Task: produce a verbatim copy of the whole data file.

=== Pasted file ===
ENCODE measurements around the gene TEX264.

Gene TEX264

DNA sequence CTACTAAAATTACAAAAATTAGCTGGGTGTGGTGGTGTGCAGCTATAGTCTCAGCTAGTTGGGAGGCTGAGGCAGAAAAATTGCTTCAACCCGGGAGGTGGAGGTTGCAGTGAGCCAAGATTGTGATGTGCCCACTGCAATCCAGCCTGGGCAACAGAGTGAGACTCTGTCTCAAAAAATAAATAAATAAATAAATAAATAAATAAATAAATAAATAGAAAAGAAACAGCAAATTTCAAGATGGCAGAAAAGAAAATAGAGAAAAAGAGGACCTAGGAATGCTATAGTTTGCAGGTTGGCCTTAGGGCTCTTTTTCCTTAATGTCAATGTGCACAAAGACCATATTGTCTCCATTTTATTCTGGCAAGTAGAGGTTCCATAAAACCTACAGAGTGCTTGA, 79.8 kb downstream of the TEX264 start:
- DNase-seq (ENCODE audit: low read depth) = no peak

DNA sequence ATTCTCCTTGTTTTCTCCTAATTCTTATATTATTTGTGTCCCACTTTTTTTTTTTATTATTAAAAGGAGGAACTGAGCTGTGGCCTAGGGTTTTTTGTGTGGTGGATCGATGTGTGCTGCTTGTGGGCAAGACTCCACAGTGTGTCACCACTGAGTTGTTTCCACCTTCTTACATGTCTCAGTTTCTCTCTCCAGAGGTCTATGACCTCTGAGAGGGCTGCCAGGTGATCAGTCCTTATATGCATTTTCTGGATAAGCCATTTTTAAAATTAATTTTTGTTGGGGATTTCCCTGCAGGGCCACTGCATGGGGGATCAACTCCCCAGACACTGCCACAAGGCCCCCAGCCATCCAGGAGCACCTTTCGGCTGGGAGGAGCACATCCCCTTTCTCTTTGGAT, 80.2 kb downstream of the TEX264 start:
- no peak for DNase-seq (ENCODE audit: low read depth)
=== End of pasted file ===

ENCODE measurements around the gene TEX264.

Gene TEX264

DNA sequence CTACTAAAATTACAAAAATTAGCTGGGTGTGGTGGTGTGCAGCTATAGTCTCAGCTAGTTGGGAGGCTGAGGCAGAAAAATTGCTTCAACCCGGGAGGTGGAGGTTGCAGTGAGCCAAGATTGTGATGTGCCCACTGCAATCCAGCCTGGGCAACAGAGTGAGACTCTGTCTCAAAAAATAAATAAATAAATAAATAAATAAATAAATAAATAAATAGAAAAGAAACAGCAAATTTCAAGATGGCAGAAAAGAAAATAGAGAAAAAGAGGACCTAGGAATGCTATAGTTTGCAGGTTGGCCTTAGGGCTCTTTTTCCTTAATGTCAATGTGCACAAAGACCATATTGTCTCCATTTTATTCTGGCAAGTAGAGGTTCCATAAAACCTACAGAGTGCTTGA, 79.8 kb downstream of the TEX264 start:
- DNase-seq (ENCODE audit: low read depth) = no peak

DNA sequence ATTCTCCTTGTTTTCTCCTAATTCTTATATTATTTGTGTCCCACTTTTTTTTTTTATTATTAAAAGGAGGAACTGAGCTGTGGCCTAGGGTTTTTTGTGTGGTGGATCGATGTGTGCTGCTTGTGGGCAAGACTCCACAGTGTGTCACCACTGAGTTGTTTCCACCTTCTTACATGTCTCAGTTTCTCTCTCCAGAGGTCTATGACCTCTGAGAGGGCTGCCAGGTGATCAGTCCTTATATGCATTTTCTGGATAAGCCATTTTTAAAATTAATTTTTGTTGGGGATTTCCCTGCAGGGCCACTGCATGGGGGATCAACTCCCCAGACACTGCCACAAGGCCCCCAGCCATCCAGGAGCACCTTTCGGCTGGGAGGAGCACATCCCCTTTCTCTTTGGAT, 80.2 kb downstream of the TEX264 start:
- no peak for DNase-seq (ENCODE audit: low read depth)